But as a theatre artist and educator, I know that in order to foster an excellent result, the classroom climate proves crucial. During that first week, theatre class and rehearsals are spent simply in theatre games, exploration, and even whimsy. This environment forms through softening, not rigidity. Together, we soften and embrace a sense of curiosity, exploration, wonder, and play. We possess an openness and responsiveness to what shows up. Without it, insecurity or the need to “prove ourselves” stunt growth. Students become paralyzed and respond predictably with fight, flight, or freeze.

Reflecting on all of this I wonder when do we decide that a softer environment is no longer welcome? No longer fitting for our teams, our children, ourselves? Think back, when was the last time we were willing to learn something new? That ski trip we weren’t allowed to take because if we broke our leg or got injured that would mean the end of our dance season? Shouldn’t a forty-something know how to do all this? Should we just let that activity pass? We turn our hobbies into hustles and hold ourselves to performance expectations and judge ourselves accordingly— stealing the joy that drew us to that activity in the first place. Trophies and awards and tryouts and titles.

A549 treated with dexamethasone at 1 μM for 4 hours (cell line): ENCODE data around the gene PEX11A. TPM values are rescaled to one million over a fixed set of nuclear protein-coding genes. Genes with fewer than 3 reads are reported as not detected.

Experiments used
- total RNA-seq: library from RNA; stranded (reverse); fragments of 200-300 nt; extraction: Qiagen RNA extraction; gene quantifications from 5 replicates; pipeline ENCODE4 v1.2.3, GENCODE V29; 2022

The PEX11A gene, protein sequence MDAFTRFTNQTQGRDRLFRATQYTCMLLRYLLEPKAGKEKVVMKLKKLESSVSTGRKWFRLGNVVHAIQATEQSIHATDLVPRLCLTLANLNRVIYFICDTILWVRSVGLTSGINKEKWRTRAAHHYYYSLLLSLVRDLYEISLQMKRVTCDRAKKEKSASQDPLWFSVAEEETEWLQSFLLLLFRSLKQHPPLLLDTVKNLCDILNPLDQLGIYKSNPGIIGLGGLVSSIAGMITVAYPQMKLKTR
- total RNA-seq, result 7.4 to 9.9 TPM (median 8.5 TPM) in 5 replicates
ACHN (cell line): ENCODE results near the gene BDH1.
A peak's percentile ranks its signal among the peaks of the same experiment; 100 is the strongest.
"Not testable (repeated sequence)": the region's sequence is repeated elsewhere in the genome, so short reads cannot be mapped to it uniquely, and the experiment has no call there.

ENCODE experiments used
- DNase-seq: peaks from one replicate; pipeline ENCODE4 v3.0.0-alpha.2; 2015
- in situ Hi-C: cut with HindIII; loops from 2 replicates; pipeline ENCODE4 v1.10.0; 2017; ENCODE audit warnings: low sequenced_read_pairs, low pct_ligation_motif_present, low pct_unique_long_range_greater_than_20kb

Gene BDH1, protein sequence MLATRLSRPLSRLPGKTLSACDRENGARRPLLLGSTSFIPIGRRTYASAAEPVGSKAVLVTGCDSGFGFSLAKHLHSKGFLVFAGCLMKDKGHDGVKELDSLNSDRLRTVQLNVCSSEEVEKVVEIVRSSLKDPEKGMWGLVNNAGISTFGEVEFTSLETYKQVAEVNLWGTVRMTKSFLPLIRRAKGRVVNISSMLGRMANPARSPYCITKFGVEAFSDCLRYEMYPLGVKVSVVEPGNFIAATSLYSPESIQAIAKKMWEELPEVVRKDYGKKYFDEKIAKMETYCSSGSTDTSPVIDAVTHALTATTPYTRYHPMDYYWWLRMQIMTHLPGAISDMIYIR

Flexibility Training

For danceline, my middle schooler spent nearly six months in flexibility training. Sequences of stretching and incremental changes, sometimes stiffening another day, until the softness could be found again. Ironic in some ways.

Perhaps many of us could benefit from flexibility training of another sort, of softening and letting go of results of our work and instead showing up with a sense of wonder and curiosity and anticipation without expectation of opportunities of the moment, letting go of control, letting go of judgment. Some call it “growth mindset”, but it is more than that, which implies the ultimate goal is found only in the end result of improving to excellence.

Do we always need to arrive at excellence? Is there not value in activity and play, of expanding and shifting? Rich soil after all is soft and flexible– not rigid and hard. Afterall, we don’t shout at our plants to grow larger, grow faster.

But what about those pesky and possibly promising high expectations?

Do we always need to arrive at excellence? Is there not value in activity and play, of expanding and shifting?

The Gift of Belief

Last March marked the one year anniversary of my father-in-law’s passing. He would always say, “you’re capable.” I’ve been thinking about that lately. Y’know those people in your life who you just know believe in you?